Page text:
The mechanisms producing hemodynamic changes during epidural anesthesia are incompletely understood. This study examines the sympathetic block and splanchnic venodilatation that result from extensive thoracolumbar epidural anesthesia in rabbits using direct measurements of sympathetic efferent nerve activity (SENA) and mesenteric vein diameter (VD).Methods
Epidural catheters were inserted in rabbits anesthetized with α-chloralose, paralyzed with vecuronium, and receiving mechanical ventilation. Arterial pressure was monitored with a femoral cannula, heart rate was determined from the pressure signal, SENA was measured from a postganglionic splanchnic nerve, and VD was measured from segments of ileum externalized in situ. Epidural anesthesia was induced with 0.4 ml/kg lidocaine, using concentrations of either 0.5, 1, or 1.5%. Control animals received intramuscular lidocaine in a dose of either 6 or 15 mg/kg. After recovery from epidural anesthesia, complete sympathetic blockade was induced by systemic administration of the ganglionic blocker hexamethonium (HX). Individual groups included from five to eight animals.Results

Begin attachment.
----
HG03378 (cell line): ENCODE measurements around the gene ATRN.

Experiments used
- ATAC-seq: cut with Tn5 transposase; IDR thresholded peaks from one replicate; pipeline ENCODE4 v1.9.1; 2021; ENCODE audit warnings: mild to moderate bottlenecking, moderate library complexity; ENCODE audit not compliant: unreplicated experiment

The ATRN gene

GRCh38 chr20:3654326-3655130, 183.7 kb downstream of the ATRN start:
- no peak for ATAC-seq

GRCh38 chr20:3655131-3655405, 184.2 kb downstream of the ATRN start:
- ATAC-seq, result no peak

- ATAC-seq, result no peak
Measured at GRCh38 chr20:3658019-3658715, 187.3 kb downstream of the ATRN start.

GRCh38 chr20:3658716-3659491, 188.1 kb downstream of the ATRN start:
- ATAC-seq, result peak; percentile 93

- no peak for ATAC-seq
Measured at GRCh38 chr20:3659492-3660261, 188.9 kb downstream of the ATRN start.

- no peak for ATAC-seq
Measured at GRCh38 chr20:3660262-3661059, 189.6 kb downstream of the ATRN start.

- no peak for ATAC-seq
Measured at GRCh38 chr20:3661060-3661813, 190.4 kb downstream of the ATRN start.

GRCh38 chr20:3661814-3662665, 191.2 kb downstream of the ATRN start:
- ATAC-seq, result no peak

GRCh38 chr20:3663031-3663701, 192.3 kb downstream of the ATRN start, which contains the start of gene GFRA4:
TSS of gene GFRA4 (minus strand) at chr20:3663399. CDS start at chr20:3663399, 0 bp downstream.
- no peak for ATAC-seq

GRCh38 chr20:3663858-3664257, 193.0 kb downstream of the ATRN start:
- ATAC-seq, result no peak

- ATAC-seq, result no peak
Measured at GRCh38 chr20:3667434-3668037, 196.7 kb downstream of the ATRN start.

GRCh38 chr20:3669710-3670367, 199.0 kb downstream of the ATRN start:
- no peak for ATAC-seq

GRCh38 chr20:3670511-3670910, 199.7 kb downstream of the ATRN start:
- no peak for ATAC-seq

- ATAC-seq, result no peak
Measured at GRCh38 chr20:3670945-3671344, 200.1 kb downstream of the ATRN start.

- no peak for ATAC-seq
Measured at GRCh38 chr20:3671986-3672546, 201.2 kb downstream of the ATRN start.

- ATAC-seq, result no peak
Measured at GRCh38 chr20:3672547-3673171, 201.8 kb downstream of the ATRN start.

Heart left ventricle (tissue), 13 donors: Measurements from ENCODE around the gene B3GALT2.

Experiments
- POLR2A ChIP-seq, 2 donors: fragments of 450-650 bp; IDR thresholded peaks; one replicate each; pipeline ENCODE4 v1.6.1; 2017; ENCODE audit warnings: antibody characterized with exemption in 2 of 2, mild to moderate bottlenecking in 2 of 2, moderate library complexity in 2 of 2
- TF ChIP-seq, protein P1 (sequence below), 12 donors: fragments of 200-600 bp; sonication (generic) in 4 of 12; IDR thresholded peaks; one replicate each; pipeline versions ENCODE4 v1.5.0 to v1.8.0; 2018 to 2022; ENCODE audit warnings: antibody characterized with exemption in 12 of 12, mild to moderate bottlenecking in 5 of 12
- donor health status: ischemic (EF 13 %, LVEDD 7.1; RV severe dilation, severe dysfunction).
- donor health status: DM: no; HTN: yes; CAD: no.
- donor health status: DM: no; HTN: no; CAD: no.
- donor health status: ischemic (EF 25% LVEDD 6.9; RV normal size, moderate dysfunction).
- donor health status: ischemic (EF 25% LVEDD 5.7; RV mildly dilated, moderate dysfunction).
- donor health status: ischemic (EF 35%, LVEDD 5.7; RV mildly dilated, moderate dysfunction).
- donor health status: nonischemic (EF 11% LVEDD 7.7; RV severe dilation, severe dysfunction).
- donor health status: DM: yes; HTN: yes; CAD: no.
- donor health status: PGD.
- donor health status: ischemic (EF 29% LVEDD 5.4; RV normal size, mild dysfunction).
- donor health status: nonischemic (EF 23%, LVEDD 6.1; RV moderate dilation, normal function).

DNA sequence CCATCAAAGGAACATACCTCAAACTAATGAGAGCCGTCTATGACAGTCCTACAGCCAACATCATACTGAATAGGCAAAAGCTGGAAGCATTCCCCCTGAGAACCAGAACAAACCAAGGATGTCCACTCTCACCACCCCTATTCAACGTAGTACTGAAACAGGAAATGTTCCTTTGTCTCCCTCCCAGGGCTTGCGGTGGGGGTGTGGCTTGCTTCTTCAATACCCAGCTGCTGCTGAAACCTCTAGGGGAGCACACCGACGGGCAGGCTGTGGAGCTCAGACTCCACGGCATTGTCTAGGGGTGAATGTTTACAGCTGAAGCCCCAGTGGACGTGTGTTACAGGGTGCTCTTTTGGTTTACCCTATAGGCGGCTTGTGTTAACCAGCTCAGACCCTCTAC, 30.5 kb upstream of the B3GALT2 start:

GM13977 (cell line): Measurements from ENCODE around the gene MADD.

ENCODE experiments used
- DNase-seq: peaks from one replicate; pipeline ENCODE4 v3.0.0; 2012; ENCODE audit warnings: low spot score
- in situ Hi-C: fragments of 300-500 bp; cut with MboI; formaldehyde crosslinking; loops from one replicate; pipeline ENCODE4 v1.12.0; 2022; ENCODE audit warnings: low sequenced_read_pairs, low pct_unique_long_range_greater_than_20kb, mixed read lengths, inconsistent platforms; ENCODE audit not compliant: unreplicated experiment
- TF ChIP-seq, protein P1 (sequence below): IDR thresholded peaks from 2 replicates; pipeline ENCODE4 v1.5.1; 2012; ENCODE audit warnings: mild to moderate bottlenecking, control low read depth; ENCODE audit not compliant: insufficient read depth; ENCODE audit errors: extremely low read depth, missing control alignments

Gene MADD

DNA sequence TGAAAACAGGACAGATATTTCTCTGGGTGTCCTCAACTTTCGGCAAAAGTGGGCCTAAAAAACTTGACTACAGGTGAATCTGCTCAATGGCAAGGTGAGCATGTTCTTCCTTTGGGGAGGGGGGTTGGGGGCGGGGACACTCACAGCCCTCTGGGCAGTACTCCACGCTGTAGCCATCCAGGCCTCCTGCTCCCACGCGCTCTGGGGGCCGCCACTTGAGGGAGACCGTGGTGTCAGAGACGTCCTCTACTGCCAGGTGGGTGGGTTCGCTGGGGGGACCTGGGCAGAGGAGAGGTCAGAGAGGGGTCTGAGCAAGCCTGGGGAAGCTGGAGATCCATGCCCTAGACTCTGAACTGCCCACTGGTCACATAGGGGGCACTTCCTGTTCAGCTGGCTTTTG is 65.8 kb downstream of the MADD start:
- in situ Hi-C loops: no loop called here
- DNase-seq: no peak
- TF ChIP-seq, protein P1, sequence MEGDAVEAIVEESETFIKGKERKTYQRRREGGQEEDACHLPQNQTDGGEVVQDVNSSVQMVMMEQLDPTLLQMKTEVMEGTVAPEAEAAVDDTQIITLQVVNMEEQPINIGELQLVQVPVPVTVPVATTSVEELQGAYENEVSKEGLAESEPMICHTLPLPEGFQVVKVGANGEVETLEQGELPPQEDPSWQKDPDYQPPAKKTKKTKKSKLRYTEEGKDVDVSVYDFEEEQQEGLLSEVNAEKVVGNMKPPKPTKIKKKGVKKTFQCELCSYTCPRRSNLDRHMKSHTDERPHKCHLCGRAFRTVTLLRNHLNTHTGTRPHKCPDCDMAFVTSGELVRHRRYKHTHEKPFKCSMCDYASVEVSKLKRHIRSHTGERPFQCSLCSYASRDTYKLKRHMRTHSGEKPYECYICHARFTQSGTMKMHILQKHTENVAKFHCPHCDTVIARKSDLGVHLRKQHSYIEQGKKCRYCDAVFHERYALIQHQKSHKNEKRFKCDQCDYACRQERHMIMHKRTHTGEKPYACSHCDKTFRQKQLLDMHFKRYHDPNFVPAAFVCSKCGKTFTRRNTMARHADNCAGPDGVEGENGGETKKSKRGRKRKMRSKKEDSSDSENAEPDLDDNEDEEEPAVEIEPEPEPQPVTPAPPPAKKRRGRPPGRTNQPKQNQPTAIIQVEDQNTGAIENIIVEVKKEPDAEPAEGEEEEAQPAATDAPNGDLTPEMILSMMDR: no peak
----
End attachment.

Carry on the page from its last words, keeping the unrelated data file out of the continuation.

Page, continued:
A mild decrease in arterial pressure and SENA followed the larger dose of intramuscular lidocaine, but no changes occurred in VD in the control animals exposed to systemic lidocaine at levels comparable to that in the epidural groups (0.96–3.58 μg/ml). Epidural injectate extended from T2 to L5. All concentrations of epidural lidocaine produced comparable degrees of hypotension (-53.5 to-61.4%), decreased SENA (-82.6 to-95.5%), and increased VD (7.5 to 10.2%). The duration of the changes was greater with more concentrated lidocaine. Hexamethonium produced changes in arterial pressure and VD comparable to those evoked by epidural anesthesia.Conclusions
Epidural anesthesia increases splanchnic venous capacitance by markedly decreasing splanchnic sympathetic nerve activity.